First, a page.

While the Web’s infrastructure stretches back to the 1970s, many of the features we rely on today are a decade or less old.Even those of us who saw the Internet evolve step by step sometimes feel as if instant messaging, social media, and shopping online are just part of the fabric of modern life and forget its brief history.
Here’s an infographic from AVG.com detailing the history of the Internet.
Tuesday, October 30th, 2012
Job growth in Internet and digital media jobs slowed in New York and Boston over the last six months, including sharp declines in the third quarter. But growth does continue in the sector and some top firms such as Google continued to add headcount in both cities, though at a slower rate.
Amazon, Mashable, LinkedIn, and eBay also all continued to add to staff.
Cook Associates Executive Search, a retained executive search firm, reports in its quarterly East Coast Internet and Digital Media Jobs Index, which tracks job creation at more than 470 companies in New York and Boston, that New York showed 3.6 percent growth for the third quarter, following on the heels of 5.6 percent growth in the past quarter.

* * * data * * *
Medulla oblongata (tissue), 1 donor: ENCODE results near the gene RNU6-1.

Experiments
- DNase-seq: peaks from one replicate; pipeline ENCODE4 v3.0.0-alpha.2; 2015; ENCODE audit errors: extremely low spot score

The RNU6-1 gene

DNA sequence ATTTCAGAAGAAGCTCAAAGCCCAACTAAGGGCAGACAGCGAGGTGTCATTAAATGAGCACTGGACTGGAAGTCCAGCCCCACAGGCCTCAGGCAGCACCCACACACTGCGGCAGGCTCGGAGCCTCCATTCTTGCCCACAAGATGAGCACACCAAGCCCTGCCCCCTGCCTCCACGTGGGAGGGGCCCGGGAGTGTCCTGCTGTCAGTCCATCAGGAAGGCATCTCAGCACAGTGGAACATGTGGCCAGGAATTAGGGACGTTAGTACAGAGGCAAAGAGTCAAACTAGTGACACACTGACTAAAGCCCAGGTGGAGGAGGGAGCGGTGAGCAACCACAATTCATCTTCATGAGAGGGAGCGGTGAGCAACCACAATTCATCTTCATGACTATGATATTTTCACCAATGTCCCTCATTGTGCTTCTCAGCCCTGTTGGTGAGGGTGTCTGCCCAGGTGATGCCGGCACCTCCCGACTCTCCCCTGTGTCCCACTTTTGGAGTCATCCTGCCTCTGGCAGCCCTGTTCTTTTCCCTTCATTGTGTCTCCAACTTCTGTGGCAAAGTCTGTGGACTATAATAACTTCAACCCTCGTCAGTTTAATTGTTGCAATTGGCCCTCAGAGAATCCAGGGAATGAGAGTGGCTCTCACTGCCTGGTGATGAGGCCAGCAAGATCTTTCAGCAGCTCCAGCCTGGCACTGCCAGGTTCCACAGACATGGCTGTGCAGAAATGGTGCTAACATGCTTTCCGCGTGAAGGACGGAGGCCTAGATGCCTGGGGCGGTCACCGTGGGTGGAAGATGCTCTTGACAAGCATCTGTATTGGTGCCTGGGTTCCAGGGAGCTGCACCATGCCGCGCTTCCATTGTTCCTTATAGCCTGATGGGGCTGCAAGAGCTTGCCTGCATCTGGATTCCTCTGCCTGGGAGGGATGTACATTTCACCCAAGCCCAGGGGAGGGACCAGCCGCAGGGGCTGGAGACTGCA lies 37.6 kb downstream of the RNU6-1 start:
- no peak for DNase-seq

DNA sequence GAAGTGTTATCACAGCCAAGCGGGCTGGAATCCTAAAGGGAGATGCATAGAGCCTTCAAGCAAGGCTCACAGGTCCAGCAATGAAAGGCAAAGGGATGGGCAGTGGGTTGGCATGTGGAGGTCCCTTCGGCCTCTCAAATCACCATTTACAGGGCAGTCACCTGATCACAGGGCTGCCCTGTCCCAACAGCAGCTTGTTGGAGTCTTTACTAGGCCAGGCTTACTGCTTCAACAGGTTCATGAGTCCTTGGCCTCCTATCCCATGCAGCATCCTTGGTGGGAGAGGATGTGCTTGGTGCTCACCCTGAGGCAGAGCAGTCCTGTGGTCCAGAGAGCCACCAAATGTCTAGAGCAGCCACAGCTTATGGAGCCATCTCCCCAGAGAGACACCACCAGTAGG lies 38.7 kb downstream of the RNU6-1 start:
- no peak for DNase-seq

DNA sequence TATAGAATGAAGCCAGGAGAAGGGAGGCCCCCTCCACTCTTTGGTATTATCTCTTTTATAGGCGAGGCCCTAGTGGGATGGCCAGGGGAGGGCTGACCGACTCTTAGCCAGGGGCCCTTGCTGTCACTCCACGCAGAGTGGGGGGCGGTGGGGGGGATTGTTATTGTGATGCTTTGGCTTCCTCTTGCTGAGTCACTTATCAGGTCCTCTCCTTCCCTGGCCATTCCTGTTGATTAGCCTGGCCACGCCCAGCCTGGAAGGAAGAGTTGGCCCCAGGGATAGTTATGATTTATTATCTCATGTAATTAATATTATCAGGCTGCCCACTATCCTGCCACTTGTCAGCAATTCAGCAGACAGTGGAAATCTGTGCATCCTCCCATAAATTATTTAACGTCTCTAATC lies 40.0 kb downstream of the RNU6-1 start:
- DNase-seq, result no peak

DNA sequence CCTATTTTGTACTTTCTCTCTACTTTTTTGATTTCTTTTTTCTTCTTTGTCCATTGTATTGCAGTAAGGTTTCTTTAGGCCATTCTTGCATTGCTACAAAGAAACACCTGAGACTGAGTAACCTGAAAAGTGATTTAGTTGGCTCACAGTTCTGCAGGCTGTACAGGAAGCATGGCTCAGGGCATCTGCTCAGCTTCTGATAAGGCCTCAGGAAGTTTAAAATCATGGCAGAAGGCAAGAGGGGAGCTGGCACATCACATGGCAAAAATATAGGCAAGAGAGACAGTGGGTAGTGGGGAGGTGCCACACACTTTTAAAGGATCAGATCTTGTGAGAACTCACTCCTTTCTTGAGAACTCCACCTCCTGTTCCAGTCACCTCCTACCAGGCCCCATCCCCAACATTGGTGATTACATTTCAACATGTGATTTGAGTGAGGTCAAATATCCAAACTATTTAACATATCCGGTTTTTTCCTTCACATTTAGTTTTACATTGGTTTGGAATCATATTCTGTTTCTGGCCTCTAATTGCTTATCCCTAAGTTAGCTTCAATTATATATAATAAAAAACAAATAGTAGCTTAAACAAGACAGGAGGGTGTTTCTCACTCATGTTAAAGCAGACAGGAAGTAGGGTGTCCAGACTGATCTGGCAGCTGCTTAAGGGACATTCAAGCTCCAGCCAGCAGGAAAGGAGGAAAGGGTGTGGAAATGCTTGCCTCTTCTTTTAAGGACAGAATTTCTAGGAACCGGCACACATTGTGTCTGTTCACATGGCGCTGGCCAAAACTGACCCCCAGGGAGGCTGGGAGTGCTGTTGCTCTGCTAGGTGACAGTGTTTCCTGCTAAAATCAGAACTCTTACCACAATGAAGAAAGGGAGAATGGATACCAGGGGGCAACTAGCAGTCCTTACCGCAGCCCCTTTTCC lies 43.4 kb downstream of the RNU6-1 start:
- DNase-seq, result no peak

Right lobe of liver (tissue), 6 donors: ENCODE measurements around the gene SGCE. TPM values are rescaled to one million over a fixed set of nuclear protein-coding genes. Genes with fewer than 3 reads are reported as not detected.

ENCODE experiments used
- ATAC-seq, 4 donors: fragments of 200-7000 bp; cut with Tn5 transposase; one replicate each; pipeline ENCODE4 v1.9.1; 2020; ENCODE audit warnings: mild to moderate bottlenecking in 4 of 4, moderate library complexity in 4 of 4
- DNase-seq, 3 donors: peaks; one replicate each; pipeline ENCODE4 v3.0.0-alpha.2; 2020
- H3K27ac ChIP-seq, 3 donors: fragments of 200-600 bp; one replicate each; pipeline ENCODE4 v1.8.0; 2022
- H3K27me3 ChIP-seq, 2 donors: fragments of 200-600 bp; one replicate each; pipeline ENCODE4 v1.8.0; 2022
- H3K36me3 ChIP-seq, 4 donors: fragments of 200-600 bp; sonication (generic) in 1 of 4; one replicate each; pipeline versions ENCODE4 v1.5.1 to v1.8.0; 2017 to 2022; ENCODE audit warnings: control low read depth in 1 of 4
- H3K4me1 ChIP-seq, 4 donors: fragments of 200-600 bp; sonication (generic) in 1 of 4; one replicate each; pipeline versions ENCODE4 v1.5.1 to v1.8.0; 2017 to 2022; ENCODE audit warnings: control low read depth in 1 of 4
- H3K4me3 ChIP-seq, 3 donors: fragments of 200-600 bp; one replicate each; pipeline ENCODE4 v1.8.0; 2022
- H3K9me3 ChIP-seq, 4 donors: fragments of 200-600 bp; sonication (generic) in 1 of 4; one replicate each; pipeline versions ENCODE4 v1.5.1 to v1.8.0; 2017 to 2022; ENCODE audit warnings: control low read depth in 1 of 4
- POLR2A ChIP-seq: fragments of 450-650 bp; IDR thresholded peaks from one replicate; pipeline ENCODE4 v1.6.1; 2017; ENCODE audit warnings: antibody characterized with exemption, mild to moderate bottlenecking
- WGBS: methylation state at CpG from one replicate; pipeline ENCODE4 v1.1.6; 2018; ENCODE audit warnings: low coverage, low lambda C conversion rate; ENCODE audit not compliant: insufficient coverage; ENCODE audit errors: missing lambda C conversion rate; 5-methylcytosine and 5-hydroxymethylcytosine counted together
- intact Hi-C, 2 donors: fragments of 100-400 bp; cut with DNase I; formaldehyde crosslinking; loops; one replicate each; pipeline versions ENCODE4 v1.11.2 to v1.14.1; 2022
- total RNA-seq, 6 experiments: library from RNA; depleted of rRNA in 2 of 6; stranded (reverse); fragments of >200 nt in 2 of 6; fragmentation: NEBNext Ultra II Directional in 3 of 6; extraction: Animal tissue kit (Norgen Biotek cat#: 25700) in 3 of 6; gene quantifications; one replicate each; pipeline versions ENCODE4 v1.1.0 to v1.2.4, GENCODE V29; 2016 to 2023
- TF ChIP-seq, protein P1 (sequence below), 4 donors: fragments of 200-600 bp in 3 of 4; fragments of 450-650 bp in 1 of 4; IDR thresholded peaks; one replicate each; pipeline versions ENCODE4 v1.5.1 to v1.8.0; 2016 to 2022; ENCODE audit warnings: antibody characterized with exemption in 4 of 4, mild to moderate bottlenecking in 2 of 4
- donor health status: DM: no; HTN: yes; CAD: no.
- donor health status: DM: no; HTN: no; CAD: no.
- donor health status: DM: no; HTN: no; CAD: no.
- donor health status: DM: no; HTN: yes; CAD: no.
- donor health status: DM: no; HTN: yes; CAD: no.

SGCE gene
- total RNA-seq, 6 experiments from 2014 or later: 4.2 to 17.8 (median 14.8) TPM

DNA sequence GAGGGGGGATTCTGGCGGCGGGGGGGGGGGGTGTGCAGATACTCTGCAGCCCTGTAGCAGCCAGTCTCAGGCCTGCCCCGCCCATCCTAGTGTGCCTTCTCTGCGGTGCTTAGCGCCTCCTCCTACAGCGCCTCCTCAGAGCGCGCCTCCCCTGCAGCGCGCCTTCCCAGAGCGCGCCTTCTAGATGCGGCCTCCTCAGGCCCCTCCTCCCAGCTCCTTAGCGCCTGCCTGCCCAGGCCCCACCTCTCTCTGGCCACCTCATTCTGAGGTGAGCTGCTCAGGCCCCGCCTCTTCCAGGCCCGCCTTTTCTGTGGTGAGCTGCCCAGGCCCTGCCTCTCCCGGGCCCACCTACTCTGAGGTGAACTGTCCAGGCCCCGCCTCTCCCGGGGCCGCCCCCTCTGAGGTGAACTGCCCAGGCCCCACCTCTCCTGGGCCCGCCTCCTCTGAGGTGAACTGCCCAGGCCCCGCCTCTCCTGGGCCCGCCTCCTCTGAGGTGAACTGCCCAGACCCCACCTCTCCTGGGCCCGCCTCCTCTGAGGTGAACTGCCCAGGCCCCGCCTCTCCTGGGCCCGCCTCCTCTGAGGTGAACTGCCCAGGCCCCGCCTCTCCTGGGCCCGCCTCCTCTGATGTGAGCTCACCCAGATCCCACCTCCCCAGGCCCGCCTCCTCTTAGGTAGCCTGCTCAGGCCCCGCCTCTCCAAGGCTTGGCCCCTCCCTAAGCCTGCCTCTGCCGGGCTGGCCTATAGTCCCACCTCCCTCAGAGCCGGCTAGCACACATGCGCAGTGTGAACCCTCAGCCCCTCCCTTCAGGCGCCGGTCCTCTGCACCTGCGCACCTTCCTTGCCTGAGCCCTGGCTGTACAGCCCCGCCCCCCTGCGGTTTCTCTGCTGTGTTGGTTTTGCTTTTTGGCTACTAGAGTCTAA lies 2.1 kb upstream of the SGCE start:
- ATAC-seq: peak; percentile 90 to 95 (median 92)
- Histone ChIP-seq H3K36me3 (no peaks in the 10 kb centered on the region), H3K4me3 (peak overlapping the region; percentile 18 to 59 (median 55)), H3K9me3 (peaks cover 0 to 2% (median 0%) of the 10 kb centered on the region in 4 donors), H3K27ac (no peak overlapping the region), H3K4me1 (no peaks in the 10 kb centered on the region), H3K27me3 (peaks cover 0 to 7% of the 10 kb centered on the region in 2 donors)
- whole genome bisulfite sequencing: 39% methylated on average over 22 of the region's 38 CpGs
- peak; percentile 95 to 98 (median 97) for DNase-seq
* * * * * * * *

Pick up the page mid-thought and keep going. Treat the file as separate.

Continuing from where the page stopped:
Boston, on the other hand, showed lower growth of 1.9 percent after a 3.2 percent increase in jobs in the second quarter.
Growth much stronger in New York
Index creator John Barrett said, “It’s now clear that a slowdown in hiring has been occurring in this sector over the past 6 months. Things began getting soft in Boston by the second quarter.
“There were some signs that it was also getting a little soft in New York, but hiring is now definitely slowing down in New York. Overall, Internet and digital media jobs growth is still much stronger in New York and I expect that trend to continue.”
Barrett added, “Things are even worse than they appear in Boston. All of the net new hiring came from just 10 companies out of the approximately 150 companies being tracked in the city. Without those 10 companies, employment in Boston was flat at best and perhaps declined slightly.”